The Superior-Alternatives Edition Sunday, February 14, 2016

All The Best Apps On My iPhone Made By Google And Microsoft, by Dora Spenlow, The Marshall Town

On the whole, the iOS experience on the iPhone is a terrific one and I do use many iOS features constantly, like Apple Pay, iCloud and plenty more. But where apps are concerned, I only use Apple’s apps when I have no other choice because the alternatives are far superior.

The silver lining: this is still better than a platform where the only good apps are first-party apps.

Creating A Computer Voice That People Like, by John Markoff, New York Times

Most software designers acknowledge that they are still faced with crossing the “uncanny valley,” in which voices that are almost human-sounding are actually disturbing or jarring. The phrase was coined by the Japanese roboticist Masahiro Mori in 1970. He observed that as graphical animations became more humanlike, there was a point at which they would become creepy and weird before improving to become indistinguishable from videos of humans.

The same is true for speech.


Giving Your Boo Your Password Is Dumb. Do This Instead, by Brian Barrett, Wired

It’s increasingly easy to share an account, while keeping your personal information to yourself. Better still? In most cases this also means that you’re able to maintain your own profile. After all, just because you share one heart doesn’t mean you also share an appreciation for third-wave ska on Spotify.

Below are all the popular digital services we could find that allow you to enlist as individuals, rather than as password pals. Do it for your relationship. Do it for your playlists. But most of all, do it for your security.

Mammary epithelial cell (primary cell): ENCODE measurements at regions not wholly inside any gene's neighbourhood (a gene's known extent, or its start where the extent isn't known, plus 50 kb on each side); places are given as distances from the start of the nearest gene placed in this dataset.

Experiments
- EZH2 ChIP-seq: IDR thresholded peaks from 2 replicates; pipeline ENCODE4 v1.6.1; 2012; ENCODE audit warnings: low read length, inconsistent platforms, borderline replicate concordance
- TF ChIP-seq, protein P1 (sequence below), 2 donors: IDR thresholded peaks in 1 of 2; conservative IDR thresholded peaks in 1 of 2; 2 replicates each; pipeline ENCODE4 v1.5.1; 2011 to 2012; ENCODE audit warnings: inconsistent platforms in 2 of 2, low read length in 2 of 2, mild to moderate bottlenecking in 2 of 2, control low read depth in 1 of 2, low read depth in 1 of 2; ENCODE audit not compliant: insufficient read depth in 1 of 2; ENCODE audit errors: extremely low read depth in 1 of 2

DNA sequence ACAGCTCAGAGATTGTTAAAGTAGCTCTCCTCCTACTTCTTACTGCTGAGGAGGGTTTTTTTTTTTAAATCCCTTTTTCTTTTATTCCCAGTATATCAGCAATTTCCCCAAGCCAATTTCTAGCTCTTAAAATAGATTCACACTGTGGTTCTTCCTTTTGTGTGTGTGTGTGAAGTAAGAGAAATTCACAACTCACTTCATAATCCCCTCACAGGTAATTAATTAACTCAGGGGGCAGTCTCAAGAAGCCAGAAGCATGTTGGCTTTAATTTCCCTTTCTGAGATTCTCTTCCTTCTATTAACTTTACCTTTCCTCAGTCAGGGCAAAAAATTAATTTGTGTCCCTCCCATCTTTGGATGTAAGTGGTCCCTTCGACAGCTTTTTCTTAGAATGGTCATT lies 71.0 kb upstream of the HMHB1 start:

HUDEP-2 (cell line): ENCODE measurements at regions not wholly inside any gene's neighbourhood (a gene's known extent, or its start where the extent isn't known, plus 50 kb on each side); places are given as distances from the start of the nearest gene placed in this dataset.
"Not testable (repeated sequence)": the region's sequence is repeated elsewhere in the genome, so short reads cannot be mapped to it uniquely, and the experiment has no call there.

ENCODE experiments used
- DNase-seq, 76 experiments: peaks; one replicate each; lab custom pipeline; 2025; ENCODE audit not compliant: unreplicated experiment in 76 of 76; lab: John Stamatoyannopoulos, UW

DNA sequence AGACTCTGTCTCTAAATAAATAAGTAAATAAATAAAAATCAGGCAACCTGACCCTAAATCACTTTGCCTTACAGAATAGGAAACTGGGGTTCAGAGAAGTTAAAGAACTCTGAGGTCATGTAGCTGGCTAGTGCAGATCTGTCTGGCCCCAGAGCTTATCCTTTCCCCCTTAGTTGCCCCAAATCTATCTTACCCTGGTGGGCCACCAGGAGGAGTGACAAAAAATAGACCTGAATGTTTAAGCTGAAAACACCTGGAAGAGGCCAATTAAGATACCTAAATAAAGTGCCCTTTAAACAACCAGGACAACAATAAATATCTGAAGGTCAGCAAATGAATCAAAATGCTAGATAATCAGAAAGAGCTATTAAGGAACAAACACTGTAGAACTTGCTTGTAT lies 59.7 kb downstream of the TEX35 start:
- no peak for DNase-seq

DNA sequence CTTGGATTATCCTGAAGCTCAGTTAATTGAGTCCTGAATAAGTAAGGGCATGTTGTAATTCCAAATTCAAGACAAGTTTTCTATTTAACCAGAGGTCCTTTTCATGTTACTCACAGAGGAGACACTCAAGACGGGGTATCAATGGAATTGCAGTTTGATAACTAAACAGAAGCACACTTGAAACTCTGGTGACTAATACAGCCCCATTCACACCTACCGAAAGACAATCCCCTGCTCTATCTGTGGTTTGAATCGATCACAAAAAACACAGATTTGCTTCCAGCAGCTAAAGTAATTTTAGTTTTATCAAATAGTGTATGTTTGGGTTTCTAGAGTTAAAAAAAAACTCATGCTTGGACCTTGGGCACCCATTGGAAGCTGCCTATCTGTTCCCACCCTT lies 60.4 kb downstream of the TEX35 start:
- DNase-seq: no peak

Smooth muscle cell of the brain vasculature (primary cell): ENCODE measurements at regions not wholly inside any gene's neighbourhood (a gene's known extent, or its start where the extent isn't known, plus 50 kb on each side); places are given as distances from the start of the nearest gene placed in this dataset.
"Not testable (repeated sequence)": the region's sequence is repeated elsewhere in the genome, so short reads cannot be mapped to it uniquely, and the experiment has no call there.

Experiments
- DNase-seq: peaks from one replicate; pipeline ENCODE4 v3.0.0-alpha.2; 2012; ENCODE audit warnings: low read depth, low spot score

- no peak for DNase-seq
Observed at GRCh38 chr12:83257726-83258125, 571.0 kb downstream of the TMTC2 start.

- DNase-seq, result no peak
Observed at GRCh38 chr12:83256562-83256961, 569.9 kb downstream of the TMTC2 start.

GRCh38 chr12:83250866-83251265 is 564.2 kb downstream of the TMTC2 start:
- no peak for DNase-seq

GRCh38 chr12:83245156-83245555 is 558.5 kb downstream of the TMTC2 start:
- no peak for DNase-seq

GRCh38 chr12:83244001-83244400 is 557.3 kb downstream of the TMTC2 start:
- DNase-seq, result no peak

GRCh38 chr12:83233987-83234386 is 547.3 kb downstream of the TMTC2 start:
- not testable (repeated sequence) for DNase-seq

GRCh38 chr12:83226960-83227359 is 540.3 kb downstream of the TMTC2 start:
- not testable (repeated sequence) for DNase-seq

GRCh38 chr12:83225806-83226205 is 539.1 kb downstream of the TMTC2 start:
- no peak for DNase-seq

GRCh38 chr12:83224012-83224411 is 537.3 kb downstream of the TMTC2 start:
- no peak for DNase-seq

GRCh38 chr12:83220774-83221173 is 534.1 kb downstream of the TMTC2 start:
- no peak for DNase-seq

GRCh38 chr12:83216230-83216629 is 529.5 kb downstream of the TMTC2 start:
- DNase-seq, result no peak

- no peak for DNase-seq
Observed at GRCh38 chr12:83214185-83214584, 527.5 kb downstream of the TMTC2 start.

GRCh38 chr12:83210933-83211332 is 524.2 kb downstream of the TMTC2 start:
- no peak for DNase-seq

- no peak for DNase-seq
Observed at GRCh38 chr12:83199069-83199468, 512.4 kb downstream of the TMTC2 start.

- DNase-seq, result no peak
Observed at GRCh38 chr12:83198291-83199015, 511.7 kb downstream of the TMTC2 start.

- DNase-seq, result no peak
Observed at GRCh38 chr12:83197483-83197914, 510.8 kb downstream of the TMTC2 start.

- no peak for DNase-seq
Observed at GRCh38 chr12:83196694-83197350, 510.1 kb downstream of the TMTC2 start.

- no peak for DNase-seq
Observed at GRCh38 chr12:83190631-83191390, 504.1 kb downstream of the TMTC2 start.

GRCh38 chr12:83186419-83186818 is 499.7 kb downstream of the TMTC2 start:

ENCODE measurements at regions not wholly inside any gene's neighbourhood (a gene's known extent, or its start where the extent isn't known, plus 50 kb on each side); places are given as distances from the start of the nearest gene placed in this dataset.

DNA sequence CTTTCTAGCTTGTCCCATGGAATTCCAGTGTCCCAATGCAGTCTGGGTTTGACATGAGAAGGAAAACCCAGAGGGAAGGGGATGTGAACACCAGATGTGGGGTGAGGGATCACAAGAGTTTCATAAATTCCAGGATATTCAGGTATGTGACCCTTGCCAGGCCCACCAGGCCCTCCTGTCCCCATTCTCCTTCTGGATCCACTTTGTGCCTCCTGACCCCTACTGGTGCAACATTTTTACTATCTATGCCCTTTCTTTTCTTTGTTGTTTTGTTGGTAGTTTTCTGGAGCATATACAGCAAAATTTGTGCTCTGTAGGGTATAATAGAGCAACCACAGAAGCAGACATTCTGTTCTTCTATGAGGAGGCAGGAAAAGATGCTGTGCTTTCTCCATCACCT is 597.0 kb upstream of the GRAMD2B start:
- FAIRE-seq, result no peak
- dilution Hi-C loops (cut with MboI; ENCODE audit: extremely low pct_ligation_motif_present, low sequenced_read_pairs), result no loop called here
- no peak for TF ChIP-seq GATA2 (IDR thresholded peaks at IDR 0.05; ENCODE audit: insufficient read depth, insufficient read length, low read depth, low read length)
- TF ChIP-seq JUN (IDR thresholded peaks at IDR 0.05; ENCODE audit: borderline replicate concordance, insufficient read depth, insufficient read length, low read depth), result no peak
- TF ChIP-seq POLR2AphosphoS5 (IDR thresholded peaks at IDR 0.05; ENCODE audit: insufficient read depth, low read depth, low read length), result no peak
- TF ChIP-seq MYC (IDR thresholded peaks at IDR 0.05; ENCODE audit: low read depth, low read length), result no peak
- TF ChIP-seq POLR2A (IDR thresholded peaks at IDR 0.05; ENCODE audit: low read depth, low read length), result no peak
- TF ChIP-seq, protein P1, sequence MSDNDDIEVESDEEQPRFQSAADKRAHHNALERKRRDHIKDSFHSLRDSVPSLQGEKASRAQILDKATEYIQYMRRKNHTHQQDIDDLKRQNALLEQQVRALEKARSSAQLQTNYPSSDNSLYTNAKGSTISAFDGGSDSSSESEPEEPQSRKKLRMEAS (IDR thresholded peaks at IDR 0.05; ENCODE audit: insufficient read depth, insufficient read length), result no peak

Serato’s New App Will Automatically DJ For You, by Mike Davies, Lessthan3


10 Philosophies For Engineers, by Software Engineering Daily

Software engineering is full of lies and people who will try to take advantage of you.


Bits Are Beating Atoms: The Google, Facebook, Apple And Amazon Shuffle, by Peter Yared, VentureBeat

It is incredibly difficult to keep moving more atoms at a massive scale. Google and Facebook’s bits are virtually free of earthly bounds, while Apple and Amazon’s atoms are increasingly shackled by reality.

Music Can’t Last Forever, Not Even On The Internet, by Klint Finley, Wired

The trouble is that, even as music has become more durable, it has—paradoxically—also become more ephemeral. Your physical records don’t evaporate if the store you bought it from closes shop or the record label that published them goes out of business. If a streaming music company goes under, a stockpile of important cultural artifacts could go with it.

Apple To Open First Offshore Technology Development Centre In India, by V L Srinivasan, ZDNet

Who Killed Nokia? Nokia Did, by Quy Huy and Timo Vuori, Insead

Nokia people weakened Nokia people and thus made the company increasingly vulnerable to competitive forces. When fear permeated all levels, the lower rungs of the organisation turned inward to protect resources, themselves and their units, giving little away, fearing harm to their personal careers.

The Fall… And Rise And Rise And Rise Of Chat Networks, by Monty Munford, Ars Technica

But, for this rising chat network tide that is lifting all the boats at Viber, Palringo, Hike, KakoaTalk, Line, WeChat, Kik, and countless emulators and imitators that haven't even been founded yet, the future looks very, very bright indeed. We have come a long way from CB radio, and in the argot of those subversive CB days, that’s a big 10-4!

Bottom of the Page

I thought I've seen 'em all: the signboards on the local highways here that warn of traffic conditions ahead. I've seen warnings about traffic jams, about lane closures due to tree prunings or plant waterings, about accidents.

But tonight, while travelling home, I saw a new one: "Man Walking On Lane 1 After SLE Exit."


Thanks for reading.